Why is this so hard?

  65. fFreddy
    Posted Nov 19, 2007 at 1:23 PM | Permalink

    Re #64, Tom C

    In almost any other scientific endeavor … this … would have been the first order of business.
    Why is this so hard?

    Because climatology is a political endeavour.

  66. bender
    Posted Nov 19, 2007 at 1:27 PM | Permalink

    Why is this so hard?

    Because:
    -the statisticians are being told that “the science is settled”
    -there is not much funding for re-visiting “old” questions (the focus is now on “adaptation”, as opposed to causal “attribution”)
    -those asking honest questions risk being ostracized as earth-haters
    -there is bascially little reward for the amount of risk

    You will need to be patient. If JEG is serious about robust estimation of confidence intervals – and I believe he is – there is hope yet for multiproxy science.

  67. Posted Nov 19, 2007 at 1:29 PM | Permalink

    Better scientific transparency is vital to gaining clarity concerning so many of the issues we’re bickering about. I am reminded of an ongoing intellectual property lawsuit between SCO and IBM.

    SCO and IBM worked together in the late 90’s to enhance the aging unix operating system, which is owned by SCO. The project fell apart when IBM backed out and decided to concentrate its efforts on improving the open source operating system called linux. SCO then sued IBM and other companies supporting linux, claiming IBM stole code from SCO’s unix os and incorporated it into linux. SCO, waiving arms wildy, publicly stated “Linux contains Millions of lines of unix code”. SCO hoped, through the tried and true threat of lawsuits, that IBM and others would settle out of court, and this threat would scare the bejesus out of business and software users who were thinking about switching from unix to linux. The one thing SCO didn’t factor in to their plan was the ability of community experts, via the web, to quickly debunk the threats.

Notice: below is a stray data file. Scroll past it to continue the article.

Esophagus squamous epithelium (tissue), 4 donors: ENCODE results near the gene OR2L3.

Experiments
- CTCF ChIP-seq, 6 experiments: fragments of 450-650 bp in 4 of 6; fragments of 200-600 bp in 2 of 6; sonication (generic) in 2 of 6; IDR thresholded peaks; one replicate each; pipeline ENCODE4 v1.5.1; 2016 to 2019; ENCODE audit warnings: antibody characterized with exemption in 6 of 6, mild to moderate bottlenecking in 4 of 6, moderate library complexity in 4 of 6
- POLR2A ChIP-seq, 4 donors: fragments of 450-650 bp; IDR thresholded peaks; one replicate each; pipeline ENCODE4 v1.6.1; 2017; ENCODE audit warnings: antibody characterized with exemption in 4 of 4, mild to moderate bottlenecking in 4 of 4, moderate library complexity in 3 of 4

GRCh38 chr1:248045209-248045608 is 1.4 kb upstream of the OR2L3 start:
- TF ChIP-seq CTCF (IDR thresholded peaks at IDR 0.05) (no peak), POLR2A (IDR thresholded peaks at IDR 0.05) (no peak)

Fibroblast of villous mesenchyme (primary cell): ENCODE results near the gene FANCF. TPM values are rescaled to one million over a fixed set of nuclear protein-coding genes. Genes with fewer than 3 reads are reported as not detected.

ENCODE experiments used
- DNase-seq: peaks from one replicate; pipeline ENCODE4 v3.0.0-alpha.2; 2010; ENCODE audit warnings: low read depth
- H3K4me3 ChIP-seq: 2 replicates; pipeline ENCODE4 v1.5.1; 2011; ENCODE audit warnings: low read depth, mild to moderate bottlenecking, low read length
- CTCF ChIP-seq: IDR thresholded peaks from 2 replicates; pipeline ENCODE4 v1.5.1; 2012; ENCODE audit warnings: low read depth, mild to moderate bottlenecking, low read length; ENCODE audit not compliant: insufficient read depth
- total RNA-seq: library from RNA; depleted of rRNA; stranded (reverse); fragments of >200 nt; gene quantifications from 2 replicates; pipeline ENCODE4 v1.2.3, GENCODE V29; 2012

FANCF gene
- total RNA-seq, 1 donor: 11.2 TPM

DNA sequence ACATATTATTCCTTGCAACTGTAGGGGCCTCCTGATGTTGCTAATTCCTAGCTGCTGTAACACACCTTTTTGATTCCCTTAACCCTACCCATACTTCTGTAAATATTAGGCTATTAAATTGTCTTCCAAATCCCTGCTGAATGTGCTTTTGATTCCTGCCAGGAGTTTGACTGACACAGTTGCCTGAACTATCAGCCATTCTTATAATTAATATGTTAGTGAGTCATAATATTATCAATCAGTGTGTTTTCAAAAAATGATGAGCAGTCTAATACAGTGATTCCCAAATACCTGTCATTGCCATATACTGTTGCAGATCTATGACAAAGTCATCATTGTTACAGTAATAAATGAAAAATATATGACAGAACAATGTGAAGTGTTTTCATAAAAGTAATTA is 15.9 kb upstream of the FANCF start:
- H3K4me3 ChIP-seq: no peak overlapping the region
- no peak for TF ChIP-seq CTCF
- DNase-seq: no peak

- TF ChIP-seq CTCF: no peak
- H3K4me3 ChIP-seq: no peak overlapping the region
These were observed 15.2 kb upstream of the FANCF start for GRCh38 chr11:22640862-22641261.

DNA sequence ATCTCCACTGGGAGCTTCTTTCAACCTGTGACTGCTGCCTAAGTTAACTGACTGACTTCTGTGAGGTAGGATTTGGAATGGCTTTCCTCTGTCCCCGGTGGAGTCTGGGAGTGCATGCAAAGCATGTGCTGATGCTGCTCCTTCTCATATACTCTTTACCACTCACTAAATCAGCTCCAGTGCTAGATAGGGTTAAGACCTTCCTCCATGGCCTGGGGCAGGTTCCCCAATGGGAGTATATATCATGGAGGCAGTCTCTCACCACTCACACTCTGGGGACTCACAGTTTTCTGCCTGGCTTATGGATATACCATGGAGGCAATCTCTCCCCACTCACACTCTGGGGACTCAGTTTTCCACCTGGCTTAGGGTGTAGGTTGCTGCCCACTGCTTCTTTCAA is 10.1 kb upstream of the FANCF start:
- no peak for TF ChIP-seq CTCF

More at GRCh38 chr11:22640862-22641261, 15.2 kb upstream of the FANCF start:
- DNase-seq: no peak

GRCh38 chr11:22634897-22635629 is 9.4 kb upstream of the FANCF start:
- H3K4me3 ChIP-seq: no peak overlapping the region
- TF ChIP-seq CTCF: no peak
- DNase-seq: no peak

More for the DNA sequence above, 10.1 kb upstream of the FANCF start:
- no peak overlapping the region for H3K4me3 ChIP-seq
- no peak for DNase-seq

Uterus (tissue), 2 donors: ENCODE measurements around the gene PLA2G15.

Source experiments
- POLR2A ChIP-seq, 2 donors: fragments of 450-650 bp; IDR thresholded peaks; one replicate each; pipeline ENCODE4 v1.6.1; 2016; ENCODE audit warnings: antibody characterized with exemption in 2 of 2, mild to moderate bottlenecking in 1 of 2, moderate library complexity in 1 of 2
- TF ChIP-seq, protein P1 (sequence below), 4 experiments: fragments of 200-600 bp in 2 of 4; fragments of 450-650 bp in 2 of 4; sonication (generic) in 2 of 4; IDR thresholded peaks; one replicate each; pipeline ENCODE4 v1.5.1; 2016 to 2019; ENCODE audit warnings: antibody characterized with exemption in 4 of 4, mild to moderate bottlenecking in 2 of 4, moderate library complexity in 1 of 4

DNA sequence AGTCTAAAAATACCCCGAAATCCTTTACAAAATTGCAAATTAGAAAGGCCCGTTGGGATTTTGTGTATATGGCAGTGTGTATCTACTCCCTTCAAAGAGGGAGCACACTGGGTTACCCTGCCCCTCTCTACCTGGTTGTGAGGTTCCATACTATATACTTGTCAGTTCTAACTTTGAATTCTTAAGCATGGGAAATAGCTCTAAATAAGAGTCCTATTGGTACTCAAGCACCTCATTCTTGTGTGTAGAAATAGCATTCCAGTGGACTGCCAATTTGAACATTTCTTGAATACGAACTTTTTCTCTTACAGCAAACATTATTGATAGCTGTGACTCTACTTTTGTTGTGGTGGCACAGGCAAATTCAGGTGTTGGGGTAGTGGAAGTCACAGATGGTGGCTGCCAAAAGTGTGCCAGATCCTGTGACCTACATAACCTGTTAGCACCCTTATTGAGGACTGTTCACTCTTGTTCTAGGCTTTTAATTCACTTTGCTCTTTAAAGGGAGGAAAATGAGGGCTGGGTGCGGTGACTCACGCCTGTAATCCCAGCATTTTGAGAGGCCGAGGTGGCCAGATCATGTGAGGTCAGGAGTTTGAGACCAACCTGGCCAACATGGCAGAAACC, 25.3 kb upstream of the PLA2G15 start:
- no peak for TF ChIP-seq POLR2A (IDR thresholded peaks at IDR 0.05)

To prove just how much unix code was in linux, SCO released numerous examples of infringing code to show just how corrupt linux was. As it turned out though, all the examples provided had come from older code, written by AT&T, that not only predated SCO’s unix by several years, but was also legally in the public domain. Linux, as required under the open source GPL license, cannot hide or conceal the underlying code; all must be easily accessed by the public. This made it easy for geeks and bloggers, before IBM even had an opportunity to file the first bit of legal paperwork, to quickly trace the origin of the examples provided by SCO and show the claims to be false. Four years later, not only has SCO NOT sued IBM, or any other company over claimed code infringement as it originally had threatened, but SCO, as it turns out, does not even own the rights to unix at all (it’s complicated). The multiple lawsuits brought by SCO are not going the way they wanted, and the company is now in the process of filing chapter 11.